Outpouring of grief after former Chinese television host Li Yong dies at 50

  • Fans leave condolence messages after wife of popular CCTV personality announces his death on social media
  • Li became a familiar face on game show Lucky 52 and hosted the Spring Festival Gala 10 times
PUBLISHED : Monday, 29 October, 2018, 7:14pm
UPDATED : Monday, 29 October, 2018, 11:02pm

Condolence messages have been flooding Chinese social media for popular former state television host Li Yong, who has died at the age of 50 after a 17-month battle with cancer.

Li’s wife, television director Ha Wen, announced on Monday morning that Li died on Thursday in the United States from an undisclosed type of cancer, saying “I have lost my eternal love”.

Ha’s post on microblogging site Weibo had been viewed more than 760 million times and received more than 240,000 comments in just five hours on Monday.

A well-known television presenter, Li was known for his sense of humour and down-to-earth style. For two decades, he hosted a variety of arts programmes on China Central Television as well as the Spring Festival Gala that is broadcast annually for the Lunar New Year and gets as many as 800 million viewers across the country.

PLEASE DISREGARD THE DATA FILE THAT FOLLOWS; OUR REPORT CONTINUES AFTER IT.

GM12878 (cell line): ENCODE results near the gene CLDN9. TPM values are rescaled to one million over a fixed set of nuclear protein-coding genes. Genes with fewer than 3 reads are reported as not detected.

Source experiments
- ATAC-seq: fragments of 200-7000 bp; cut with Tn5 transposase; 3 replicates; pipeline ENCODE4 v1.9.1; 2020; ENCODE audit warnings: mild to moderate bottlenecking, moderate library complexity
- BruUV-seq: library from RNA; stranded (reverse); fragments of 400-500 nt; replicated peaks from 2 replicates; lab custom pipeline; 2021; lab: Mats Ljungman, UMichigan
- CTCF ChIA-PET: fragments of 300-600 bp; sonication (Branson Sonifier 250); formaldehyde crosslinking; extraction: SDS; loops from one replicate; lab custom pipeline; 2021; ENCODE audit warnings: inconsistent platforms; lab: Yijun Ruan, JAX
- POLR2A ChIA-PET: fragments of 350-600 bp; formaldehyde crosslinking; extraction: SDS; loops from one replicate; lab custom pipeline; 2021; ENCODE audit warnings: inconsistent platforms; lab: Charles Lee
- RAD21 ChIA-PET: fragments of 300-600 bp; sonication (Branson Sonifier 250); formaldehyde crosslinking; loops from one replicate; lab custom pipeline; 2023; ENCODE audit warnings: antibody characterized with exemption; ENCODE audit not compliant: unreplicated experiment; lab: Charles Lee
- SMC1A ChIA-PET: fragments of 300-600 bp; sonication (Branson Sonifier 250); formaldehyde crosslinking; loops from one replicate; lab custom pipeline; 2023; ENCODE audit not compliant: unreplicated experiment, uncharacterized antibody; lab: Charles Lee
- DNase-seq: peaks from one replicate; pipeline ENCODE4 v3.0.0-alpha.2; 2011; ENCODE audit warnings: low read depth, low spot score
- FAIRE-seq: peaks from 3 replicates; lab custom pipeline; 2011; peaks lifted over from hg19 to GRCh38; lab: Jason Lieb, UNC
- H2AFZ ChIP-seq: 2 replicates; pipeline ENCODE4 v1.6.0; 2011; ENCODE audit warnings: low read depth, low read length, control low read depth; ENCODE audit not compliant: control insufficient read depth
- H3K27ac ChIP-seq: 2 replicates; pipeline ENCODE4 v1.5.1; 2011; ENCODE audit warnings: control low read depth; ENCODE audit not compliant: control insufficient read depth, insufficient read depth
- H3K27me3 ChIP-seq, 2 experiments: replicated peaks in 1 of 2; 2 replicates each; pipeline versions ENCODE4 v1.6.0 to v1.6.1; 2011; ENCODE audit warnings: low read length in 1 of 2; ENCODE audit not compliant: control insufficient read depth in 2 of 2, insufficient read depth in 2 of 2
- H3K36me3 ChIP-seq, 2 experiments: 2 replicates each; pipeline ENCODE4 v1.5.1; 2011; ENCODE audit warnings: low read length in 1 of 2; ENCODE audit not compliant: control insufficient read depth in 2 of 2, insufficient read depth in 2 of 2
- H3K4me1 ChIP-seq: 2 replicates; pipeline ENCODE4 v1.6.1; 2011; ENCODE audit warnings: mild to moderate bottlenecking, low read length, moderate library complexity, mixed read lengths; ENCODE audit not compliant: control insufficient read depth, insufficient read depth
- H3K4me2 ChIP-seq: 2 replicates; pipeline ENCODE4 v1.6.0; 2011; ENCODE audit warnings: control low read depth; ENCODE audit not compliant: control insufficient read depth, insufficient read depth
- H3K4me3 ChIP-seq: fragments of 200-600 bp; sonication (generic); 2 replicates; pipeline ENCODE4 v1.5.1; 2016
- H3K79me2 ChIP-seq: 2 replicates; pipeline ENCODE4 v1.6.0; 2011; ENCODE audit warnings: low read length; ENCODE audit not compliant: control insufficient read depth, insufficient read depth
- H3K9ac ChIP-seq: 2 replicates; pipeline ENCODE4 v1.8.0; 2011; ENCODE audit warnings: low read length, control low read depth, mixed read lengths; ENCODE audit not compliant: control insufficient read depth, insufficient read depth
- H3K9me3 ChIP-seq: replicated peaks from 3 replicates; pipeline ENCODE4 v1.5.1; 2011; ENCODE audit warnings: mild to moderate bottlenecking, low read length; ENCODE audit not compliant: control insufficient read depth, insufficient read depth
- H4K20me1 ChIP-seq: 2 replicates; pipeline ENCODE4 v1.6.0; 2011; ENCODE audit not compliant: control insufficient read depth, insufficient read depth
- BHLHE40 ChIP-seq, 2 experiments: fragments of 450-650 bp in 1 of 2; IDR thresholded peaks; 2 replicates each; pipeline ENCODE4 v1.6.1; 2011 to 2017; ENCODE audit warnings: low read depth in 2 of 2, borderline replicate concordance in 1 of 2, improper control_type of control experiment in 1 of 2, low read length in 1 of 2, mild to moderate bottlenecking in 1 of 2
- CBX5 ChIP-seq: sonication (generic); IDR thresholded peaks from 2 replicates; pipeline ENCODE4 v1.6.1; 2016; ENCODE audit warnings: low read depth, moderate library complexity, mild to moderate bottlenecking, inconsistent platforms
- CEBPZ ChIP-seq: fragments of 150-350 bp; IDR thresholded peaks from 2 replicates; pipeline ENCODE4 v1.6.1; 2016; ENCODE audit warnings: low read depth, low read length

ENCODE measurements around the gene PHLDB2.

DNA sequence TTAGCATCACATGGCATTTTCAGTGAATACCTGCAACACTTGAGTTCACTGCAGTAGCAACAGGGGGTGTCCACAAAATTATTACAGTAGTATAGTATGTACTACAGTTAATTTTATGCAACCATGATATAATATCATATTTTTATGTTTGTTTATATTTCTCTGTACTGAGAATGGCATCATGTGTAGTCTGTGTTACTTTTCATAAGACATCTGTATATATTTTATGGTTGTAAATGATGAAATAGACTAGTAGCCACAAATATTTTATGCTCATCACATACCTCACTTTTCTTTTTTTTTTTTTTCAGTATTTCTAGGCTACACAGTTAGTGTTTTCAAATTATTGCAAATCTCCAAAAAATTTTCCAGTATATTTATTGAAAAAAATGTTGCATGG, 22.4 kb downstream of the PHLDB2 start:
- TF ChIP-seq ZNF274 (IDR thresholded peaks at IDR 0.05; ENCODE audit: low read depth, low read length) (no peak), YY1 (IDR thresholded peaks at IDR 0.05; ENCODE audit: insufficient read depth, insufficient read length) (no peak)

Fans expressed their shock and sorrow online. “It’s so sudden – I had no idea that he was even ill,” one person wrote on Weibo.

Another wrote: “I can’t believe it because it seems like he has been on our television screens the whole time.”

CCTV host Yang Fan wrote on his Weibo account that the news was “extremely painful” and Li’s death was “devastating”. “Losing Brother Yong means China’s arts programmes have lost a guiding light. Losing Brother Yong means the Chinese audience has lost so much happiness,” he said.

Li was born in the city of Urumqi, in the far western Xinjiang region, in 1968. After graduating from the Communication University of China in 1991, he landed a job as a journalist at CCTV, later becoming a producer. By the late 1990s, he had become a familiar face on the national broadcaster as the host of game show Lucky 52. He went on to host the Spring Festival Gala 10 times before he left CCTV in 2013.

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After meeting his wife at university, the pair worked together at the television station, with Ha the producer on some of Li’s programmes and executive director of several Spring Festival Gala shows.

But since they moved to the United States with their 16-year-old daughter, Li had stayed out of the public spotlight.

Guo Ke, a documentary maker based in Beijing, said he was deeply saddened by Li’s death. He said he met the CCTV star when Guo was an 18-year-old starting out with a small acting role in a television drama. Li had been invited to host an event for the TV series in Leshan, Sichuan.

“Li was already a big star at that time, but he made such a good impression on me – he wasn’t at all arrogant,” Guo said, adding that he had seen Li trying to help a nervous young host.

“She was only 20, and she told me she had felt very supported and encouraged by him,” he said. “Today she thanked Li for that support on social media.”

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